- Male – Aside from the black chin, his most notable feature is a purple collar, gleaming when it catches light. Behind his eye is a white arc, and his tail has prominent forking.
- Female – Her distinguishing traits are green-tinged back plumage and white-tipped tail feathers.
- Season – Among the common hummingbirds in Austin, the black-chinned lives there from March through August.
This breed has an enormous appetite! Due to its busy activity and quick metabolism, the bird consumes five to eight meals each hour.
Meanwhile, the heart of a ruby-throated hummer pulsates 500 to 1,200 times per minute!
You can lure these beauties with red morning glory, cardinal flowers, and honeysuckle vines. Or install a red feeder, filling it with this recipe for homemade nectar.
- Male – A crimson gorget shimmers at his throat, abutting his black chin. Meanwhile, bright aqua feathers glow on his crown and back, culminating in a forked tail.
- Female – Faint green streaks embellish her white breast, and her rounded tail has a central notch. Surprisingly, her turquoise back feathers rival the male, unusual for female hummingbirds.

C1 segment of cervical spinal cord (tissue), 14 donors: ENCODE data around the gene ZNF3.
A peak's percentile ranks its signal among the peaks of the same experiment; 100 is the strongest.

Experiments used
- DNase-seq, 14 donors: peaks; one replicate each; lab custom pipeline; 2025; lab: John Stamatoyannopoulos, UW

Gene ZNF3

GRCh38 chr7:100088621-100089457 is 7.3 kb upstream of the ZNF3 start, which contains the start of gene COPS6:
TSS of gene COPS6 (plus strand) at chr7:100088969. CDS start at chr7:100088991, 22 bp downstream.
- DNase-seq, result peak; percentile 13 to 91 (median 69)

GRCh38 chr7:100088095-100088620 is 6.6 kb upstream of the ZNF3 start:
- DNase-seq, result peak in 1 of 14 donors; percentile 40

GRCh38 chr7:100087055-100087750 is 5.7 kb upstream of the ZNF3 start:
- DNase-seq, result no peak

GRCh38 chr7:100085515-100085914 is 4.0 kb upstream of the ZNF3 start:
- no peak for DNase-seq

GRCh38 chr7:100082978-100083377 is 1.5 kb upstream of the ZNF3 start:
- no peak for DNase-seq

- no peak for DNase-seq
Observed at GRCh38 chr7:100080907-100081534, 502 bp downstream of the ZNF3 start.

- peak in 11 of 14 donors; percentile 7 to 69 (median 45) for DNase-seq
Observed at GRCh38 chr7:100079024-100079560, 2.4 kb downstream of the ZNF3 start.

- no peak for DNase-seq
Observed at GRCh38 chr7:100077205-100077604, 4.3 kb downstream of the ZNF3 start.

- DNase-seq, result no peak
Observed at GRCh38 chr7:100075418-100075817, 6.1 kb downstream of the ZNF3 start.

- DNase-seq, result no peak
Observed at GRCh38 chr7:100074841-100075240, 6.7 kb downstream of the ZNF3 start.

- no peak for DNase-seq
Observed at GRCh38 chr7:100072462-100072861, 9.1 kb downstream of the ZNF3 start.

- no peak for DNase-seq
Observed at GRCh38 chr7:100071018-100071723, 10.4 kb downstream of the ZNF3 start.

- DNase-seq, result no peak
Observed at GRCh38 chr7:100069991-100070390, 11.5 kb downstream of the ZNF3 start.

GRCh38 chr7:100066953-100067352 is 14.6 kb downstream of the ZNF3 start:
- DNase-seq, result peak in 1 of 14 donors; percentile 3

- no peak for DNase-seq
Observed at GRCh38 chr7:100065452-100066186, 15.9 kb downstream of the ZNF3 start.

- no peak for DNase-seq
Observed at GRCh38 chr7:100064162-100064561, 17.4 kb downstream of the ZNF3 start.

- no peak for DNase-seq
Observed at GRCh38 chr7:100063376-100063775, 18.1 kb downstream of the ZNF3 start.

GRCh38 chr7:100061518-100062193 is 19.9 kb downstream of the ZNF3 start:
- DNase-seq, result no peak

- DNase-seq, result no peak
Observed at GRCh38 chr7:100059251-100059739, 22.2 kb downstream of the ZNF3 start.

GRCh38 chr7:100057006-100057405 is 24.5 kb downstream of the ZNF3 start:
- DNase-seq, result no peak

- Season – Ruby-throated hummers arrive in Texas in February, lingering until September.
This petite hummer has the weight of a ping-pong ball. Nonetheless, the species is brave, known to chase other birds the size of red-tailed hawks!
Calliope males also engage females with dramatic U-shaped dives. If a guy impresses his chosen gal, they dance together in the air, sometimes clasping beaks.
- Male – His showy gorget is embossed with purple-violet streaks. Meanwhile, the teal feathers on his back glimmer in the sunlight.
- Female – Dressed in lighter green feathers, her neck is pinkish-white.
- Season – The Calliope is a common hummingbird Texas resident during most months except June. For the best places to spot Calliopes, head to Big Bend National Park and the El Paso region.
You’ll only find this species in the southeastern and southern Texas regions, such as those of Houston and Corpus Christi. Common hangouts of buff-bellied hummers are shaded brushlands, riverbanks, and residential gardens.
- Male – He’ll dazzle you with his teal gorget, fronting his beige abdomen. Equally striking are his orange beak and turquoise wing feathers.